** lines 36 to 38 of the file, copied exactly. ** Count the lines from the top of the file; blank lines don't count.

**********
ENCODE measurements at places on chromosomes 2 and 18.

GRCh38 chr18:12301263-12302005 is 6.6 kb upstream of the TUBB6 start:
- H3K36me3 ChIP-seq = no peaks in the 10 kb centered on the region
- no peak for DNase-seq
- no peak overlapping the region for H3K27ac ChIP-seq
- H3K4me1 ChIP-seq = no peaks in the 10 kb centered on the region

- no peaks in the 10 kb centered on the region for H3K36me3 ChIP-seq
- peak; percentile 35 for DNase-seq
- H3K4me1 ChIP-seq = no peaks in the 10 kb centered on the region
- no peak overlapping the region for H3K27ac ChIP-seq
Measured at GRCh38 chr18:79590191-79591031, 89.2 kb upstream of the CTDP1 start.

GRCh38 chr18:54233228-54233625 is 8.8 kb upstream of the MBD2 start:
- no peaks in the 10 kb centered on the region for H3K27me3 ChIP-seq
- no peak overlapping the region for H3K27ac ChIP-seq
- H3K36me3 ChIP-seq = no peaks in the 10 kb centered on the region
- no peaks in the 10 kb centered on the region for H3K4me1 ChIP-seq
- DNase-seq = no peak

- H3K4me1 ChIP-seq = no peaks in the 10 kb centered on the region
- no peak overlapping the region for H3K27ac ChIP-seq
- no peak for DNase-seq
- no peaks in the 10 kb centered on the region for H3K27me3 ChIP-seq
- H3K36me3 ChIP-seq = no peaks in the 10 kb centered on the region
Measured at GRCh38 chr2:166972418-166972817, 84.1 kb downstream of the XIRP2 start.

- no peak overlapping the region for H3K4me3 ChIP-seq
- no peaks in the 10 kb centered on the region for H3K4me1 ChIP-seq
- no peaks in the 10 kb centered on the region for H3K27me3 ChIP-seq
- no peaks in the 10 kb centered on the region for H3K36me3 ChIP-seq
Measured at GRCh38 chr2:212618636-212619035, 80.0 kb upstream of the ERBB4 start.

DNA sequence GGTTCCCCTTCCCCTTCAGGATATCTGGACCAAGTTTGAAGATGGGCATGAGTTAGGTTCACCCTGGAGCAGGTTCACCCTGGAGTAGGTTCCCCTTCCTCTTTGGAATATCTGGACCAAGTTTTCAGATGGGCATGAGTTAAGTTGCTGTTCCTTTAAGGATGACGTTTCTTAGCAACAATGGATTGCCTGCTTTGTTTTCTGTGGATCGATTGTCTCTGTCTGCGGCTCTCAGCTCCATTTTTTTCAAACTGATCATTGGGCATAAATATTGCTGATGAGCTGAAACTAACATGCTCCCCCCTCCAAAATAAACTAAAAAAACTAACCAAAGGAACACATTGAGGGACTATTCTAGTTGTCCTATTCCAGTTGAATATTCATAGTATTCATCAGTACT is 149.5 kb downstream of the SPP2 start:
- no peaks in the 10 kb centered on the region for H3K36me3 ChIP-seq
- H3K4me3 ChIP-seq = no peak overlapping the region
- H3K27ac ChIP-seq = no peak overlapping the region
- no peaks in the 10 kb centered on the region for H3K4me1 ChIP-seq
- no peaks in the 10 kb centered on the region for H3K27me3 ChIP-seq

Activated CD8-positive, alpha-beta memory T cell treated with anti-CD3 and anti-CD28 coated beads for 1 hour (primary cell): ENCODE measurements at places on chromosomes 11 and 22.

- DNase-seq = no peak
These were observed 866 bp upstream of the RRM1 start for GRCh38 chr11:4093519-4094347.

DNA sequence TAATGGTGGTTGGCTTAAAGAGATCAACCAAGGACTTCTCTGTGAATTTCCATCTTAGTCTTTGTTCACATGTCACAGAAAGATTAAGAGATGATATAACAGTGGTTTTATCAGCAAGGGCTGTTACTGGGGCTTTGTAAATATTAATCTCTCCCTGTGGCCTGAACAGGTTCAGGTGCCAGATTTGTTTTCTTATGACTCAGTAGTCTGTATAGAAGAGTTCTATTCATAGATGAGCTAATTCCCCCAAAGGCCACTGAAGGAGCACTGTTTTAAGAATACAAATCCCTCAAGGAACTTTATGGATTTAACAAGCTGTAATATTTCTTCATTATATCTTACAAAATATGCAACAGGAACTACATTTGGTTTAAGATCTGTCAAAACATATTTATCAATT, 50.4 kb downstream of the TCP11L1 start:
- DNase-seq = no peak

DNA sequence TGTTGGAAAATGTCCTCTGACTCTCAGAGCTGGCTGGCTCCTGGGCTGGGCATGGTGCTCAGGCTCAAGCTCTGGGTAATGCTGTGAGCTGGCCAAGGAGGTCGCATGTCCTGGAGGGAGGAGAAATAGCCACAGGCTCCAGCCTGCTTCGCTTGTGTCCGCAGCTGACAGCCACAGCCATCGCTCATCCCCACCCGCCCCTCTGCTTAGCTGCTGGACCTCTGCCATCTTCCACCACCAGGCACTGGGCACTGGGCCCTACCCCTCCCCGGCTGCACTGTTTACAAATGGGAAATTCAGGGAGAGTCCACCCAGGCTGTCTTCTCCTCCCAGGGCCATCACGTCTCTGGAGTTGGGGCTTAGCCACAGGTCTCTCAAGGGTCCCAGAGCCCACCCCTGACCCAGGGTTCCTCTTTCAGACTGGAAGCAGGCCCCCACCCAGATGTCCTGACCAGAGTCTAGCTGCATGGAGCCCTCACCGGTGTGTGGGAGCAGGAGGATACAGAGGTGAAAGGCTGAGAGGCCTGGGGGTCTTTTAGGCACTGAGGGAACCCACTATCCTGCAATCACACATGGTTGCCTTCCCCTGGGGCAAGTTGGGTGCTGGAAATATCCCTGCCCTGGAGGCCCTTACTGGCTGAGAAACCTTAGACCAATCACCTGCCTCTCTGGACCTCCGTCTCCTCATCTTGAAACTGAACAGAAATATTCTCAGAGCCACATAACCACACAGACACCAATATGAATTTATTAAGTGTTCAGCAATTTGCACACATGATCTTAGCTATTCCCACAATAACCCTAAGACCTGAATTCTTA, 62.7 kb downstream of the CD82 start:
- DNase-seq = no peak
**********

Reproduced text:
- DNase-seq = no peak
These were observed 866 bp upstream of the RRM1 start for GRCh38 chr11:4093519-4094347.

DNA sequence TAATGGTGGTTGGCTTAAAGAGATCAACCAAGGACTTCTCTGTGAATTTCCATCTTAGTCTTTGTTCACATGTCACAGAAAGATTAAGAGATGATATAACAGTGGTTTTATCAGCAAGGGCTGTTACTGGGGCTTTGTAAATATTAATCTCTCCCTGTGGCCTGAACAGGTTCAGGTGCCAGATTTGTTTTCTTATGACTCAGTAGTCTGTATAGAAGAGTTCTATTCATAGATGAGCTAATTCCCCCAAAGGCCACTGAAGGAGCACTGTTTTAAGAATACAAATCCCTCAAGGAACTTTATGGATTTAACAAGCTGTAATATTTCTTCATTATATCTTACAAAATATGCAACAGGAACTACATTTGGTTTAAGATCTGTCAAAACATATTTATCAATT, 50.4 kb downstream of the TCP11L1 start: